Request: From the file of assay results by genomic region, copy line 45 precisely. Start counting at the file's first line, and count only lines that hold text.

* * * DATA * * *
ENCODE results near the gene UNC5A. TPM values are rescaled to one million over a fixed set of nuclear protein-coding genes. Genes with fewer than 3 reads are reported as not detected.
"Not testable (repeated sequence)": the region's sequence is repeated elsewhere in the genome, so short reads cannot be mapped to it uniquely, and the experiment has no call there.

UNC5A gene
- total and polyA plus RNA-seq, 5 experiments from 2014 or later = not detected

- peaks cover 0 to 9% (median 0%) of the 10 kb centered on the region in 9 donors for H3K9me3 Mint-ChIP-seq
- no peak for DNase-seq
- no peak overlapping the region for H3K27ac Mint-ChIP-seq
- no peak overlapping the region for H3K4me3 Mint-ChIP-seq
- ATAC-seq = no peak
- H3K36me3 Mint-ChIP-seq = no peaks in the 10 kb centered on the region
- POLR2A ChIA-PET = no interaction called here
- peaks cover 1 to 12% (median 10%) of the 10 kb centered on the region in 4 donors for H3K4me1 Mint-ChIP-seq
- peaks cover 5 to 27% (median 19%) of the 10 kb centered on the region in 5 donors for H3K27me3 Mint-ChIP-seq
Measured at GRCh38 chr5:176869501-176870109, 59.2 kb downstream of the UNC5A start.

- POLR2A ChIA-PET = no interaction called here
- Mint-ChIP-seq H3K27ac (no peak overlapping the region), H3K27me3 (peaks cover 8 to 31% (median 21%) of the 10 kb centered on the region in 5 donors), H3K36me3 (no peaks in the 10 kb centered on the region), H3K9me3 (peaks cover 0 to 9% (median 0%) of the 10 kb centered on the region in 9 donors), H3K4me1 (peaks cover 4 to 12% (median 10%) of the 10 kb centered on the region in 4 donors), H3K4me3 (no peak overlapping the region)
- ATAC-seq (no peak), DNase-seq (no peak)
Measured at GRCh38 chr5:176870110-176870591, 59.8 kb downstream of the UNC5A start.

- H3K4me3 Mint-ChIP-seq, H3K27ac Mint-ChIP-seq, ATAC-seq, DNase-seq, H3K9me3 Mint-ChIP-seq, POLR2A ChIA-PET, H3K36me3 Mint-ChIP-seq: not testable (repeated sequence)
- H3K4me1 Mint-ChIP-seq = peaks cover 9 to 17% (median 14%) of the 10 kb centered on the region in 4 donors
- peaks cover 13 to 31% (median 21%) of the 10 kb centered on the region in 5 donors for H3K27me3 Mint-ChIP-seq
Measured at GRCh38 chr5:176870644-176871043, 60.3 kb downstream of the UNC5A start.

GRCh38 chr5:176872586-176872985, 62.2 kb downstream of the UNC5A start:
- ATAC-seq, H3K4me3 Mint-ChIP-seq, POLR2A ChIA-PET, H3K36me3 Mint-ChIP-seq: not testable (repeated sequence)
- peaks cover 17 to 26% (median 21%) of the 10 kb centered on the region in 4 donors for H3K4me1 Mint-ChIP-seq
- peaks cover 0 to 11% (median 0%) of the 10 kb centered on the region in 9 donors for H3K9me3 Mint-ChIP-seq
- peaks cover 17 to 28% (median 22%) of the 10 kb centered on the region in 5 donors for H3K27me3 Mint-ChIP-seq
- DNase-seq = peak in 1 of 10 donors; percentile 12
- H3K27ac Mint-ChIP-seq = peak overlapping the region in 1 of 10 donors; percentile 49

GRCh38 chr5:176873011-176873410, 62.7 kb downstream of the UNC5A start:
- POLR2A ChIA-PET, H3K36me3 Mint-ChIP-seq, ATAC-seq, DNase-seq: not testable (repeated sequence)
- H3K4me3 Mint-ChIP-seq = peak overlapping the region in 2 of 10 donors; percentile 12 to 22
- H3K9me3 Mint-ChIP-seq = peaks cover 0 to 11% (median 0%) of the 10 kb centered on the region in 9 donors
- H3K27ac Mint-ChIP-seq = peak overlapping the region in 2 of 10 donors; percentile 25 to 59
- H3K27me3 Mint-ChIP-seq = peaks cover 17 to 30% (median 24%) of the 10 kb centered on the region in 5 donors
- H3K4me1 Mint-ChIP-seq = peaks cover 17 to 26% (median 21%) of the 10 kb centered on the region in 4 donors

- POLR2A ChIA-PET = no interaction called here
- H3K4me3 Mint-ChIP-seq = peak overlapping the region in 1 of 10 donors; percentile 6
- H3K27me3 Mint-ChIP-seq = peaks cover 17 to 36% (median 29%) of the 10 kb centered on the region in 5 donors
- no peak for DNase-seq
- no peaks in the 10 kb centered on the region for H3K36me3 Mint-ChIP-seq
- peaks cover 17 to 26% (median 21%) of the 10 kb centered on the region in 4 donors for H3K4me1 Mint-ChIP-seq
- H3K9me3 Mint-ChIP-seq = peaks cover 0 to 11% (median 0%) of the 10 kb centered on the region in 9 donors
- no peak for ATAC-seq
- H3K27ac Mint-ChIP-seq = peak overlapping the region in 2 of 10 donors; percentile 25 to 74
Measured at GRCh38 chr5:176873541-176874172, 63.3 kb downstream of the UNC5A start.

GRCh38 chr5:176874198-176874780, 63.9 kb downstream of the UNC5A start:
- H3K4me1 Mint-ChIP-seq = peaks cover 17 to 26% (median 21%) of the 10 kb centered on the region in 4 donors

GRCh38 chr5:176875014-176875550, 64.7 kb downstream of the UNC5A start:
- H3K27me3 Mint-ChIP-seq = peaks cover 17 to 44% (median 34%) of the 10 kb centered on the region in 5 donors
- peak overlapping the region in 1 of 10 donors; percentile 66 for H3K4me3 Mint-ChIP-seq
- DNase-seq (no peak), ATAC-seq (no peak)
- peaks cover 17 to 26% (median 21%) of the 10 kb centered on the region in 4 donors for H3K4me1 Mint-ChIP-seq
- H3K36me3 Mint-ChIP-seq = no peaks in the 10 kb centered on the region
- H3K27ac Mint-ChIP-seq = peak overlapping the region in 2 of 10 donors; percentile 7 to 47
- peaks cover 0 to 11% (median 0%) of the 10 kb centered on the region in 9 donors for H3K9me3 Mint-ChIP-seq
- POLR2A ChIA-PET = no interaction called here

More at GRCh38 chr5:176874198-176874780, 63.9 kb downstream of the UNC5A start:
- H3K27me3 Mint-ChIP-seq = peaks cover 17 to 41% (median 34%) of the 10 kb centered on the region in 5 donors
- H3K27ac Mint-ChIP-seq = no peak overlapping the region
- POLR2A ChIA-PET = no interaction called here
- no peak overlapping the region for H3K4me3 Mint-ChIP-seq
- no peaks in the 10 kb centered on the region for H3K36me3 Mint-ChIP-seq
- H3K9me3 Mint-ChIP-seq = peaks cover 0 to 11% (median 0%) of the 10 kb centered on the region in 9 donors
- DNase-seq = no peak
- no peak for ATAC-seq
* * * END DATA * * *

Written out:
- H3K27ac Mint-ChIP-seq = peak overlapping the region in 2 of 10 donors; percentile 25 to 74